(Commemoration of [George Berkeley &]Joseph Butler)
Then one of the seraphs flew to me, holding a live coal that had been taken from the altar with a pair of tongs. The seraph touched my mouth with it and said: ‘Now that this has touched your lips, your guilt has departed and your sin is blotted out.’ Then I heard the voice of the Lord saying, ‘Whom shall I send, and who will go for us?’ And I said, ‘Here am I; send me!’ And he said, ‘Go and say to this people:
“Keep listening, but do not comprehend;
keep looking, but do not understand.”
Make the mind of this people dull,
and stop their ears,
and shut their eyes,
so that they may not look with their eyes,
and listen with their ears,
and comprehend with their minds,
and turn and be healed.’ -- Isaiah 6:6-10
Isaiah was an advisor to King Ahaz, a real rapscallion who was determined to undermine all the religious tradition, worship and laws his grandfather, Uzziah, had followed so devotedly. If there was a commandment, Ahaz seemed bound and determined to break it. That must have kept him quite busy for a while, so it was a good thing to have a wise advisor like Isaiah to help keep an eye on things, even if his advice wasn't particularly welcome or even worthy of having attention paid to it.
The passage today is a two-parter, the first one dealing with Isaiah's call to be a voice of prophecy with God's stamp of approval on him. Isaiah was a righteous man, capable of seeing all the wrongs that were being done and being able to draw a straight line between those wrongs and the eventual result of them. Still, God could call and Isaiah would have had the opportunity to practice free will to say "No, thank you." Had that been the case, we possibly would have had the words of some other prophet in the Bible instead of Isaiah, which would have been a loss for all of us. Luckily for us, though, Isaiah was willing to undergo a trial, a burning coals on his lips, in order to be purified and perhaps even to make him take time to think about his words before he spoke them to make sure they were 100% truthful and 100% God-inspired. He passed that test, even to the point of answering God's question of "Whom shall I send, and who will go for us?" with the same response heard over and over in the Old Testament, "Here am I."
The second part was God's message for Isaiah to note and to pass along. It's funny, but it feels like that message was written for this time as well as for Isaiah's. Newscasts, magazines and newspapers, conversations among people, all seem to reflect the same things spoken of in the message from God. It's impossible not to read the passage and not remember the Holocaust, surely a case where eyes were blinded, ears were stopped, and minds were carefully and skillfully diverted from the atrocities that were happening right under their noses. Germany was not the only one guilty: genocides in Cambodia, Rwanda, Argentina, Bosnia, and Darfur, and the list keeps growing because they still keep happening. Evidently we haven't learned enough yet to see much less eliminate genocide. Newscasts, newspapers and magazines may fit them into soundbytes, but it feels like we're more interested in which celebrity or which legislator got caught doing what with whom. We seem to want diversion, not challenge.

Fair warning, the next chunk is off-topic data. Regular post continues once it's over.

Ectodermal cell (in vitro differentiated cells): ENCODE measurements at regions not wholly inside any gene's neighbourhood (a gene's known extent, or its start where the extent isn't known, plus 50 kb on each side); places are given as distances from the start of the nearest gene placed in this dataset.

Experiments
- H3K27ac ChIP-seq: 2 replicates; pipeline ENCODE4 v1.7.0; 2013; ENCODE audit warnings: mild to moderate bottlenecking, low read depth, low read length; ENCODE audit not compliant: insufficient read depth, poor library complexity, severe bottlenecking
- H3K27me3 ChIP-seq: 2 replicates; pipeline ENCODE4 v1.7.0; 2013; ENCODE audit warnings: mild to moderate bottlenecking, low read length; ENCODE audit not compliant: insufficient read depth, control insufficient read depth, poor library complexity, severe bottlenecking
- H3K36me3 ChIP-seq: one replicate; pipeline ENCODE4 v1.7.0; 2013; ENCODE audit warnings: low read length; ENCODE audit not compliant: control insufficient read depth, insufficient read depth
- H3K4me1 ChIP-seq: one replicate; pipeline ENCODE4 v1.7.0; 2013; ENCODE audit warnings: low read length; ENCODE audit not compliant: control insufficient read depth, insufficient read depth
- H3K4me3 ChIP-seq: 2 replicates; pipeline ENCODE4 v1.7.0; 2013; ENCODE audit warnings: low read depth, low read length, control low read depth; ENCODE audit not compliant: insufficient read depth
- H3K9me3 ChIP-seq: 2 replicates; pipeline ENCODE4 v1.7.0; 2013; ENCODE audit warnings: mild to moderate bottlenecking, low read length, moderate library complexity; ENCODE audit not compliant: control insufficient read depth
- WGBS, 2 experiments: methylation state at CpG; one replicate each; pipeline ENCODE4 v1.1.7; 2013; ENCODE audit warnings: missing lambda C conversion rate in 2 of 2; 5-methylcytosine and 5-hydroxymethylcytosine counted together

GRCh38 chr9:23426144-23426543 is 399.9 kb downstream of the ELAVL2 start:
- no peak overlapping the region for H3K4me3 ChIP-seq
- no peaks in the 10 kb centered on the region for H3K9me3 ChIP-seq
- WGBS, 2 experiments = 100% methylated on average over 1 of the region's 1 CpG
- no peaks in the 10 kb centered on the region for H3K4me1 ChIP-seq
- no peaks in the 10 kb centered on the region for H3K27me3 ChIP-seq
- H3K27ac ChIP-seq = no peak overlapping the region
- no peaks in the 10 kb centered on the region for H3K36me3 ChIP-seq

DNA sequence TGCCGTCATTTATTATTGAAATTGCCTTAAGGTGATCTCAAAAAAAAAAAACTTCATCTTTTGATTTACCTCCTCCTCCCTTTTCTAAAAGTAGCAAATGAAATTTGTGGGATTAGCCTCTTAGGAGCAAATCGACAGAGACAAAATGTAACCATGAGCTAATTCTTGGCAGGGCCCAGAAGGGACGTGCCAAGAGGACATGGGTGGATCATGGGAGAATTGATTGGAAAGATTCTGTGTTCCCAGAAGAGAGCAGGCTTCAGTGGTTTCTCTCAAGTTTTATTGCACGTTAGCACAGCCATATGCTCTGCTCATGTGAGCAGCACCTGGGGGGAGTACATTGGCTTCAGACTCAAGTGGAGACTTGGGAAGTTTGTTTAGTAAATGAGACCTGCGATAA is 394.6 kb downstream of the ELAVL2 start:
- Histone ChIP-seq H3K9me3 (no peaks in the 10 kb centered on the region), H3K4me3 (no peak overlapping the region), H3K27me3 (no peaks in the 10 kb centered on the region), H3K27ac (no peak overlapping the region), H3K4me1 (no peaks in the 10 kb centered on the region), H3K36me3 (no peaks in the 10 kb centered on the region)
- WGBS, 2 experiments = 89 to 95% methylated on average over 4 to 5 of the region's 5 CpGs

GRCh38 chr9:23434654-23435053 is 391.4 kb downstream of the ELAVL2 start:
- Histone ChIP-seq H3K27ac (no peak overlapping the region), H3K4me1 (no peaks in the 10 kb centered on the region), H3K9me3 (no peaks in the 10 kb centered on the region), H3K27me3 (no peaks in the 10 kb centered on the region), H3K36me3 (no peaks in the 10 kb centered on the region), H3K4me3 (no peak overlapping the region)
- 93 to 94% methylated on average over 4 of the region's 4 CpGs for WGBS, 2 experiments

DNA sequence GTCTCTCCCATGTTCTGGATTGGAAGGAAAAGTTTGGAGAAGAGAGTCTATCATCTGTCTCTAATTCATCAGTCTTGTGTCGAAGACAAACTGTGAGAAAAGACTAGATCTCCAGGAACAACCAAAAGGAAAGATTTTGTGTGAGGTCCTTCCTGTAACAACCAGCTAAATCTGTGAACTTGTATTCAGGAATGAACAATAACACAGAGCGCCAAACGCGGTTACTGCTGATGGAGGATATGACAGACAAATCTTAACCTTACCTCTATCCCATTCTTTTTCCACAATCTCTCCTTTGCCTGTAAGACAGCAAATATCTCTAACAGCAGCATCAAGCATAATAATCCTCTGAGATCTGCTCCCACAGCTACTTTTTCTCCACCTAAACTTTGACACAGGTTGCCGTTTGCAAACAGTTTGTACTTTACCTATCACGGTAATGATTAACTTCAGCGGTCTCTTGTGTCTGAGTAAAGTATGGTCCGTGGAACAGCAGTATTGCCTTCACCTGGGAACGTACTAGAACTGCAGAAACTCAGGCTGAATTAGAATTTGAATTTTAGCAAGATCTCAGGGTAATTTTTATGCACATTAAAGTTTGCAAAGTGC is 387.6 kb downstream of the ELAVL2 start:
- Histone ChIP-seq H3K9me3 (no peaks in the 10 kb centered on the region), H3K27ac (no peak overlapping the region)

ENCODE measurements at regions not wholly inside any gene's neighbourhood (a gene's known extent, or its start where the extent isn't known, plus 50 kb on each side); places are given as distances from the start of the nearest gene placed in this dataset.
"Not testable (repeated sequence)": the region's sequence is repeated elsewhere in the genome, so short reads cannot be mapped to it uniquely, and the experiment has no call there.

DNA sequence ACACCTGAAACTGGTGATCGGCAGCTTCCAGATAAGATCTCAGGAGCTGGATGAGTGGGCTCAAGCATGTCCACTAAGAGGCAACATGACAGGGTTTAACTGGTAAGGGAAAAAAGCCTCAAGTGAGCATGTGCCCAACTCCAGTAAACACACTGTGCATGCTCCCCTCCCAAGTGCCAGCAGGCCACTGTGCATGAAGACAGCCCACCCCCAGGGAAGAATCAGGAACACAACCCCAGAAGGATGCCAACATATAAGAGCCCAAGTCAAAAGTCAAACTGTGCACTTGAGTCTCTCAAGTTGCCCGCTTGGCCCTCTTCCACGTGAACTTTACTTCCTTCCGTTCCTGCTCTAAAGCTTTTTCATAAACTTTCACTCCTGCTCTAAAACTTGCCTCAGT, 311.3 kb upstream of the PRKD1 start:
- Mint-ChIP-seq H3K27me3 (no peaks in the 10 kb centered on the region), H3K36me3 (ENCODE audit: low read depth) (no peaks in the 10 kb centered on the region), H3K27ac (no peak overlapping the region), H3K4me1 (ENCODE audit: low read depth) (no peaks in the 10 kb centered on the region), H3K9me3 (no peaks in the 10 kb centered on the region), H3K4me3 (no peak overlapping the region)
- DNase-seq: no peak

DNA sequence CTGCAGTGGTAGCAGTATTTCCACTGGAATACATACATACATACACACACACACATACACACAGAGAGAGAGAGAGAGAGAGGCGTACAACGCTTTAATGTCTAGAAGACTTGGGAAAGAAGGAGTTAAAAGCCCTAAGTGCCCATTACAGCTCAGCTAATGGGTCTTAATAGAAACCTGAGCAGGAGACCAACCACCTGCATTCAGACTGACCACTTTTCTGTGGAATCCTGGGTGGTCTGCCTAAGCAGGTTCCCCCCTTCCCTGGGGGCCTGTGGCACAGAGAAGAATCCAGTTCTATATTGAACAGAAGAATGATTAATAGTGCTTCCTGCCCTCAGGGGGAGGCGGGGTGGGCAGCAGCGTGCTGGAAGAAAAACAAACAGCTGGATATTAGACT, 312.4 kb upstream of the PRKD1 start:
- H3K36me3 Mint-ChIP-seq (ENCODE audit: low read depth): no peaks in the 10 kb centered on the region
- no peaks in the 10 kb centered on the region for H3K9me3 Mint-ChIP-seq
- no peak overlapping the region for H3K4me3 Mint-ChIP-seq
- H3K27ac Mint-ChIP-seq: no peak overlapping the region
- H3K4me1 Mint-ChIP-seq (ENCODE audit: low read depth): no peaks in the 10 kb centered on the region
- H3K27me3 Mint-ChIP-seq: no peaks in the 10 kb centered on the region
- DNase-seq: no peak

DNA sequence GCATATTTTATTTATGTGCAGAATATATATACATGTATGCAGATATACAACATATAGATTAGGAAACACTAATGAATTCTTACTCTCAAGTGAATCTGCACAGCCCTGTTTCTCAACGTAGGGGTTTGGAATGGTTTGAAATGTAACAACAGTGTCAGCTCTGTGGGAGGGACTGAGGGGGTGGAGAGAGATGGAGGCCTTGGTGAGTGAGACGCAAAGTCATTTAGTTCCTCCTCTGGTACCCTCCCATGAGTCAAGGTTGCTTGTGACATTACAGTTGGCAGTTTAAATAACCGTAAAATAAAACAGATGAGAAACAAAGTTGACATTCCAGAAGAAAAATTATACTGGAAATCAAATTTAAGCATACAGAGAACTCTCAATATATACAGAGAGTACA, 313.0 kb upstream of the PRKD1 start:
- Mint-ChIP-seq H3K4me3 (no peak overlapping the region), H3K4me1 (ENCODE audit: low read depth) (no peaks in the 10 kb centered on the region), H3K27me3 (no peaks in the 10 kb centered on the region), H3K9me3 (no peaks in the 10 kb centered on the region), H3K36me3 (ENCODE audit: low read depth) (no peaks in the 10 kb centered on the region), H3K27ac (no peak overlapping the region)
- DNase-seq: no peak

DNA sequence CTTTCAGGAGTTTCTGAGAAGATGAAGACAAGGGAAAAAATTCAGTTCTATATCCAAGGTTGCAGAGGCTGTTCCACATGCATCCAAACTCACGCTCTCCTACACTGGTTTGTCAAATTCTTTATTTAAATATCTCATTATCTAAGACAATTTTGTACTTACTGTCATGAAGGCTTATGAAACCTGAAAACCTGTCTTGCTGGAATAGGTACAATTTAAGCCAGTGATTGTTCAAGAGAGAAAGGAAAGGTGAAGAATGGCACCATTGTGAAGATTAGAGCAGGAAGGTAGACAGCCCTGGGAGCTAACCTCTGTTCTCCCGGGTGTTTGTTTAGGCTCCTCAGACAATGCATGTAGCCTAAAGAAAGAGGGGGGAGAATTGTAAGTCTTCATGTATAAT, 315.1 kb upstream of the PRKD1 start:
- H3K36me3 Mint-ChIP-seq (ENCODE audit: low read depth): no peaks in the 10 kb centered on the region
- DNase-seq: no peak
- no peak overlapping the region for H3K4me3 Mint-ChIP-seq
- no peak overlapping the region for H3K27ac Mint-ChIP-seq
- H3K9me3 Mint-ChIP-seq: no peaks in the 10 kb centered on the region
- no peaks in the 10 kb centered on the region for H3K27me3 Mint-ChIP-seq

One other thing I've noticed and that is that people are willing to be led. I look at the current economic problems and what I see are elected officials and others saying, in effect, "Vote for me and I'll take care of you" or "Trust me, I am looking out for your best interest", especially if it means the status quo remains the same or grows while the widows and orphans of whom Jesus spoke and the prophets prophesied are increasingly marginalized and the hope of the poor is taken away. Like the scribes and Pharisees, the whited sepulchers conceal corruption and decay while the exterior looks pristine. By focusing our attention on issues like gay rights and abortion which are important issues, yes, but not the only issues on the table, we have been distracted from the real problem of the economy, the increasing marginalization of the working-class poor and the uncertain employment picture. We're busy reading about Khardassian kapers while the family down the block reaches the point where they quietly close the front door and walk away from a house they bought in good faith just a few years ago but which they can no longer afford to pay for or even live in. We are busy hearing about the latest scandal on Capitol Hill while starvation runs rampant, gang rape is widespread and children are forced to become terrorists elsewhere in the world. What is wrong with this picture? What would Isaiah say to us and about it?
The main question in my mind is how would I answer the question put to Isaiah, "Whom shall I send, and who will go for us?" I wonder if I would have his courage and his determination in the face of knowing that what he says would fall primarily on deaf ears? Could I, would I answer "Here I am, send me"? Even if I were not a recognized prophet or felt an overwhelming call from God to do this, could I still make some effort to be mindful of the things happening around me and speak out about them, hoping that even one person would see the message and answer in turn, "Here I am"?
Prophets tend to meet nasty ends, or at least periods of real trial. Today we have prophets, but our concern is more with profits. What can I do to help change that? How can I unstop my ears and eyes, open my mind and allow truth and rightness to be the guideposts?
I hope I don't open the door one morning and find a seraph on the front step with a hot coal in a pair of tongs...
Originally published at Speaking to the Soul on Episcopal Café Saturday, June 16, 2012.